Procedural flaws bigger factor than meth in 2015 fatality: ATSB

A lack of clear safety instruction has been labelled a more significant factor than the presence of methamphetamine in the system of a rail worker who was killed by a passenger train north-east of Perth in 2015.

A Public Transport Authority (PTA) track worker died after he was hit at a level crossing by an A-series train operating between Perth and Midland on the Transperth passenger network, just after 10.30am on February 10, 2015.

According to the final incident report, released this month by the Australian Transport Safety Bureau, the man was within the rail corridor with another maintenance worker, inspecting a pedestrian level crossing gate, when he turned around and began to cross the railway.

Despite an earlier warning from one of his colleagues of an oncoming train, the sounding of the train’s horn by its driver, and a further verbal warning from a colleague as he began to cross the track, the worker appeared to be unaware of the train’s approach prior to his death, the ATSB reported.

A toxicology report identified the presence of methamphetamine and amphetamine in blood and tissue samples taken from the man in a post mortem examination.

While the Bureau did note that the use of stimulants such as methamphetamine is associated “with a range of neurocognitive effects in humans that may affect performance,” it decided “it was not possible to determine whether this contributed to the incident.”

Instead, the ATSB identified a series of safety system errors as major contributing factors in the fatal collision.

“The PTA maintenance workers had not implemented any form of track worker protection at the site,” the Bureau wrote.

“This was partially due to the PTA not having documented instructions specifying the level of protection required, preferring that track workers make their own assessment based on their knowledge of the Network Rules.

“The ATSB found that, under these arrangements, track workers could make an incorrect assessment, placing themselves at a greater risk of being struck by a train.”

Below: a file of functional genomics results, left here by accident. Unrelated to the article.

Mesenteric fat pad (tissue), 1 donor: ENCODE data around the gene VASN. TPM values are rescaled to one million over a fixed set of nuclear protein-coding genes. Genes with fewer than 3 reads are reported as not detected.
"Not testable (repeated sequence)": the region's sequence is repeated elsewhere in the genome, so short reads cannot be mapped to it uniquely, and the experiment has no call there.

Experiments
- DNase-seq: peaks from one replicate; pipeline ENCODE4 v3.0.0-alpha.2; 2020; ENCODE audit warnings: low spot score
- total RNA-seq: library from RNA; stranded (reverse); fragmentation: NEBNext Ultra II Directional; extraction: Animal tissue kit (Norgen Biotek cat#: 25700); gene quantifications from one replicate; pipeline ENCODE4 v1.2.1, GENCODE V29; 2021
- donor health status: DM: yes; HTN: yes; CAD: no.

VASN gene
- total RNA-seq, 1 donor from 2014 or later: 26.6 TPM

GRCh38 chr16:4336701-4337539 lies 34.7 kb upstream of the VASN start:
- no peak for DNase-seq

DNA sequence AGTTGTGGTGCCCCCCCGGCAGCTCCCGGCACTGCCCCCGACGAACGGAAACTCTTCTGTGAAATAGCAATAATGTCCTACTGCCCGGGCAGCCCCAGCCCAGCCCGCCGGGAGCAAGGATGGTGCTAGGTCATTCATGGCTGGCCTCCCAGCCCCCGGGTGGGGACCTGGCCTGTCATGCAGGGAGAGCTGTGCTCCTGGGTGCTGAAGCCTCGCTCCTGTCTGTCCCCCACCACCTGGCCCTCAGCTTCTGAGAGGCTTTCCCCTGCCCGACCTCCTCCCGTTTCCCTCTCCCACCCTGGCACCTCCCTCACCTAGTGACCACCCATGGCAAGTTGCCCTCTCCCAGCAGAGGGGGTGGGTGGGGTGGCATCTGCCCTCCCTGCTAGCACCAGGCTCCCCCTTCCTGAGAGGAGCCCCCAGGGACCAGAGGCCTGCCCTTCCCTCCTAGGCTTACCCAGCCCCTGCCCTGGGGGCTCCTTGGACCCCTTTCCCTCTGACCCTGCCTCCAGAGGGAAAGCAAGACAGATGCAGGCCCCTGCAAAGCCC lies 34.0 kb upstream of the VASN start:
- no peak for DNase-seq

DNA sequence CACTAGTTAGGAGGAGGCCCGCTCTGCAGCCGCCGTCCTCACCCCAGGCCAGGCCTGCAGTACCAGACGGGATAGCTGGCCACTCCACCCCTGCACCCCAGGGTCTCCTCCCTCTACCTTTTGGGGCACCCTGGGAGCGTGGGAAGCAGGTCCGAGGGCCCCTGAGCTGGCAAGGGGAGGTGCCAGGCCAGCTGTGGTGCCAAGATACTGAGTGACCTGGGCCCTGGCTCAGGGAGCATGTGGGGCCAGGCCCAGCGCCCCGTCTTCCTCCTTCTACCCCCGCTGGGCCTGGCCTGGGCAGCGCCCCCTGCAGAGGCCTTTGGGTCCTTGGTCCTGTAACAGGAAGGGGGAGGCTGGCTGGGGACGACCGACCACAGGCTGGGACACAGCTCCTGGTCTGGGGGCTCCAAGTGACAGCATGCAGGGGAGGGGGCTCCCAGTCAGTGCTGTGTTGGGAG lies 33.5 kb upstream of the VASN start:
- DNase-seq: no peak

The key issues on the day of the incident seemed to arise from PTA’s position that maintenance workers are trained and competent to determine the appropriate level of worksite protection for any given job.

On the day of the incident, the Bureau said, the team of three workers should have assigned a lookout, to observe the site and warn other workers to leave the danger zone (within 3m of the outer rail on either side of the track) as trains were approaching.

The Bureau said no lookout had been assigned and no discussion had taken place regarding worksite protection – a discussion which is supposed to be led by the team’s assigned protection officer, who in this case was the man eventually killed by the oncoming train.

“In this occurrence, the ATSB found that the protection officer had not discussed the worksite protection method with the train controller or the contractors prior to commencing work,” the ATSB found.

“It was evident that the role of a lookout had not been allocated, as all three track workers continued to be engaged in maintenance tasks.

“At the time of the collision, the protection officer was involved with maintenance tasks rather than the assigned role of protection officer.”

In response to the incident, the PTA issued a safety alert stating all employees required to work within, or likely to enter, the danger zone must be protected from rail traffic.

The safety alert reinforced the requirements of lookout protection.

PTA has also introduced a new system of safe-working accreditation for work of this type, replacing the existing accreditation with “a more rigid tier-based process”.

“The ATSB is satisfied that the actions taken by the PTA significantly reduces the safety risk, and when combined with completion of the additional training should fully address this safety issue,” the Bureau concluded.

North Road level crossing in Ormond. Photo: Level Crossing Removal Authority

Level Crossing Removal Authority preparing Easter blitz

Victoria’s Level Crossing Removal Authority has announced a ramp-up in work at a trio of level crossings during the Easter break, to accelerate their removal.

The authority, part of the Department of Economic Development, Jobs, Transport and Resources, said last week it will use the Easter period  to knock off key chunks of work at level crossings at North Road in Ormond, McKinnon Road in McKinnon, and Centre Road in Bentleigh.

The Easter blitz follows an eight-day period of concentrated work which took place at the three crossings in late January.

All three crossing removals are under the same contract, held by a consortium of John Holland and KBR. The contract includes a fourth crossing, at Burke Road in Glen Iris, which had its boom gates removed earlier this year and is slated for completion by mid-2016.

Over Easter, construction crews will lay bridge decks at McKinnon and Centre roads, which the authority said will allow traffic to flow while the train line is dug underneath.